How to Travel to 10 Different Countries Without Ever Leaving New York City’s 5 Boroughs
In New York City, you can find anything you want — and at any hour, too.
But the “city that has it all” extends far beyond the 24/7 chains of Times Square or the boisterous, never-ending nightlife of downtown. New York City is home to undiscovered pockets of international culture, with authentic restaurants that rival cuisine made in far-off countries.
New Yorkers can travel the world without leaving the five boroughs. The city not only has pasta that transports you to Tuscany, but architecture from Morocco, and tea ceremonies steeped in Japanese culture.
The Big Apple’s international side is worth a vacation all its own. Whether you can’t afford a far-flung vacation or you’ve only got one day to escape, here’s how you can plan an authentic international staycation in New York City.
The Sofitel New York is not only part of a worldwide French hospitality brand but the center of a very famous French scandal surrounding the former chairman of the International Monetary Fund, Dominique Strauss-Kahn. The hotel’s also got a french restaurant inside (Gaby), but venture to Buvette for buttery pâtisseries in the morning and classics like coq au vin or steak tartare at night. (The Parisians also have their own Buvette, so you know you’re getting an authentic meal.) Spend the afternoon at Albertine on Fifth Avenue. The beguiling bookshop is equally frequented by French expats and Francophile Americans — plus they host discussions and lectures surrounding french art and culture. And even if you don’t speak the language, the bookshop stocks plenty of famous French authors in translation.
The Roxy Hotel has a very popular reputation with New York City’s expat community. A visit to the hotel or any of its parties will introduce you to many who used to call Europe — particularly Spain — home. The hotel’s bar was once regarded as one of the city's best showrooms for contemporary Spanish design. Book a stay to discover why. Further uptown, the restaurant simply called Spain is not the fanciest place for tapas — but it’s one of the most authentic. When you order a drink at the bar, tapas are free, just like in Andalucia. The staff have all been working at the restaurant for ages and speak Spanish with the perfect lilt of mid-20th century Madrid. Afterwards, stop at the Instituto Cervantes which hosts a calendar of Spanish cultural events like flamenco recitals, movie screenings and live music.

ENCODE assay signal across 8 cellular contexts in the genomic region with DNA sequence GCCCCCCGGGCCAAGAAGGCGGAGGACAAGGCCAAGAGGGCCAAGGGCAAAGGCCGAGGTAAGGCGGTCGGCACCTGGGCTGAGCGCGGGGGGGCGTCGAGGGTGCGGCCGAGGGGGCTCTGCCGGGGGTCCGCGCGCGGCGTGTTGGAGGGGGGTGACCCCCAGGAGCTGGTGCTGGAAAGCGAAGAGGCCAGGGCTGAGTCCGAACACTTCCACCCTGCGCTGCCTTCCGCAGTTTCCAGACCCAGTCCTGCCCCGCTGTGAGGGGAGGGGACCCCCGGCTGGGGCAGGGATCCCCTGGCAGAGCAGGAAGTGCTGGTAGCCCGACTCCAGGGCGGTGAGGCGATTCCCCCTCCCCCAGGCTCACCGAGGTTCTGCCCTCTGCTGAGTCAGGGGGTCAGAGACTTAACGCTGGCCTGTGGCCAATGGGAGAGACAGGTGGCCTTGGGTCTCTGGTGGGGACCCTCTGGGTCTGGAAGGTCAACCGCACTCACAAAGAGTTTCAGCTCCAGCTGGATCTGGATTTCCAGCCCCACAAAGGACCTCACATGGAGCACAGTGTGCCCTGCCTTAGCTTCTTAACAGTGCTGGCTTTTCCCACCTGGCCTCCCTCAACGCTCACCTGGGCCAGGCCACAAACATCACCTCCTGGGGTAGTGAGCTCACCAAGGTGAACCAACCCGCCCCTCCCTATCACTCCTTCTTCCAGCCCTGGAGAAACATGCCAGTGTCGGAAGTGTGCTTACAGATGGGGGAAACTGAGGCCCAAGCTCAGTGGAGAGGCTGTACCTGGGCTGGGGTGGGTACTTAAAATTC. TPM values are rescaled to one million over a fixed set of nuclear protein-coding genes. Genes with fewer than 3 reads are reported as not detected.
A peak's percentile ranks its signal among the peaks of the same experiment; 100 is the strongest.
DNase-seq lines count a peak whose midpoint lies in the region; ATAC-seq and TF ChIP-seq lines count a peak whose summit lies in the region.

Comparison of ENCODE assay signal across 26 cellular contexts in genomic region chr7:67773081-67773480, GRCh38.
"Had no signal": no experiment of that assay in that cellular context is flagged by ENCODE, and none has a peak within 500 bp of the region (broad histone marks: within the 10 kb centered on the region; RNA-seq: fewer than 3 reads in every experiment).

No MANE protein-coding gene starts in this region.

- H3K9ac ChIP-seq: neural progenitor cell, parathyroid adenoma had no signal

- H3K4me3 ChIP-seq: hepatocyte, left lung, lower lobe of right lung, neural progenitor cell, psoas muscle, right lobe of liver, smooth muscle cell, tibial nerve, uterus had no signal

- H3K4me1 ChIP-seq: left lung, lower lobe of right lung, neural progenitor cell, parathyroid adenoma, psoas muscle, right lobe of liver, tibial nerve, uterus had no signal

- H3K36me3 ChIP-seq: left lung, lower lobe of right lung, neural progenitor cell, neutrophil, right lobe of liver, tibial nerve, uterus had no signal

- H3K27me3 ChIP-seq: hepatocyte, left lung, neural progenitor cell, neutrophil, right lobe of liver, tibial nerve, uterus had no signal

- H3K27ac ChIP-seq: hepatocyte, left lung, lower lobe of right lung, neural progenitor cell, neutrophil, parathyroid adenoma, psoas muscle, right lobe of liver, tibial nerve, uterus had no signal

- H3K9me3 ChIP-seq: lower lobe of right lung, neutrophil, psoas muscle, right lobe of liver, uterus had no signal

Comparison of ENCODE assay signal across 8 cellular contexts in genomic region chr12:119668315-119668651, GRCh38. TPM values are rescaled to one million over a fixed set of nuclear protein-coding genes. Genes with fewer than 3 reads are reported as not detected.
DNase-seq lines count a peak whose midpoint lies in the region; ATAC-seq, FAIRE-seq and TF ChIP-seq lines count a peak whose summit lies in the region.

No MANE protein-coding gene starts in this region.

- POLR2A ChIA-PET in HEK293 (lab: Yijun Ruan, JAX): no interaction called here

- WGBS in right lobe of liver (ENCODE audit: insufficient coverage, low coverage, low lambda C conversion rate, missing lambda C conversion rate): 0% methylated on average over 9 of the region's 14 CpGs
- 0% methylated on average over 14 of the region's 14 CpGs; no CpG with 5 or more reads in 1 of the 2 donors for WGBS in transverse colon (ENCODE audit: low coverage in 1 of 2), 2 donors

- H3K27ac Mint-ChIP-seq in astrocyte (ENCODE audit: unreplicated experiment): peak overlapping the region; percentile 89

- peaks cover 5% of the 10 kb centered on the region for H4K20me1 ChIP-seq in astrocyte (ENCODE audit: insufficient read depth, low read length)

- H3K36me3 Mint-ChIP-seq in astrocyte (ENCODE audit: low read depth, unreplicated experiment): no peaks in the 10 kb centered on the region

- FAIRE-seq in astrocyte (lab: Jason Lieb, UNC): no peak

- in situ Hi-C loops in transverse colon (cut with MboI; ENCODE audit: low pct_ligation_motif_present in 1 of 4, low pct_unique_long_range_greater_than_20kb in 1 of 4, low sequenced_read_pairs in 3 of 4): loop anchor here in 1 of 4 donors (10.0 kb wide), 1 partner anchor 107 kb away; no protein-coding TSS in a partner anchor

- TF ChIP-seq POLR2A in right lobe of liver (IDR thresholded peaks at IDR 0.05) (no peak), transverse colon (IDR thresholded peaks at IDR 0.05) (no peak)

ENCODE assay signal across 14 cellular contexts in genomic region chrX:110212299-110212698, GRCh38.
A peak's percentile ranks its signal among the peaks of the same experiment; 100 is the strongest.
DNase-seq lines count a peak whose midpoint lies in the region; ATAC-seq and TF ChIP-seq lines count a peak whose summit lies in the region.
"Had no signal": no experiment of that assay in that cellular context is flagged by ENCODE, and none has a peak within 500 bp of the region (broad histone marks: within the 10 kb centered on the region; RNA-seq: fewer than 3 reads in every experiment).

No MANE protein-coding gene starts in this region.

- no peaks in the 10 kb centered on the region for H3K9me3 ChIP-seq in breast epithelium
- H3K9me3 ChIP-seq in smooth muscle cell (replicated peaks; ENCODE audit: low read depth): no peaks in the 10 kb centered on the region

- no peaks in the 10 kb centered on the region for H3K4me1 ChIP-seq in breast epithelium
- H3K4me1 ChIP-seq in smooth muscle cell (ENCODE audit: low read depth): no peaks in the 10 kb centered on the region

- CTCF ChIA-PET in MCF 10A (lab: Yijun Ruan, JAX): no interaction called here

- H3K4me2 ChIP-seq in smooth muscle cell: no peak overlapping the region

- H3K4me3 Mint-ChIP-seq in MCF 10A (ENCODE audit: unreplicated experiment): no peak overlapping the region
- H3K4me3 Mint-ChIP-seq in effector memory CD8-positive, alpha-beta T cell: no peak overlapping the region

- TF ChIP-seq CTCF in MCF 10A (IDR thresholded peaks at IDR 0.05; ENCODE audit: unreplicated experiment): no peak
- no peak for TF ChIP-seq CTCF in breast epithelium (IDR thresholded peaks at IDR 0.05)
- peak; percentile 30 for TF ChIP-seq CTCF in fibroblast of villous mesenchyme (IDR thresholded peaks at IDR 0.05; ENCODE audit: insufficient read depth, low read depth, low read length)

The Michelangelo Hotel in Times Square may feel worlds away from Italy on first glance. But walk through the doors and guests are immediately greeted by Italian opera music. Renaissance-inspired furniture and a European art collection round out the vibe. When it comes time for food, there’s no shortage of commendable Italian cuisine in New York City. But for pasta that’s equal parts light and flavorful (just like in Italy), stop at Aita Trattoria. Many of the staff are Italian themselves, giving the restaurant added authenticity. Also: They have Aperol Spritzes on tap. It’s impossible to fully experience Italy without a stop at a church. Likewise, while in New York, drop in on the Church of the Most Precious Blood. Located in the belly of Little Italy, this church comes alive during the Feast of San Gennaro when a statue of San Gennaro is taken from its shrine and paraded through the streets. For a bonus: Visit Arthur Avenue Retail Market in the Bronx for an authentic Italian covered market on the opposite side of the Atlantic.
Hidden inside the PUBLIC Hotel is an ode to Mexican culture. A reproduction of a Diego Rivera mural is the centerpiece of the “Diego” restaurant and lounge space. The stylish, colorful furniture feels equally at home in New York City as it would in cosmopolitan Mexico City. When in Mexico, cosmopolitan Mexicans will ask if New Yorkers if they’ve been to Cosme yet. The menu, by Chef Enrique Olvera, features elevated Mexican dishes like abalone tostada, honeynut squash tamal and duck carnitas — made with fresh ingredients sourced from the Hudson Valley. For souvenirs that came directly from south of the border, visit La Sirena Mexican Folk Art. The East Village boutique sells luchador memorabilia, Virgen de Guadalupe crosses and an endless assortment of calaveras.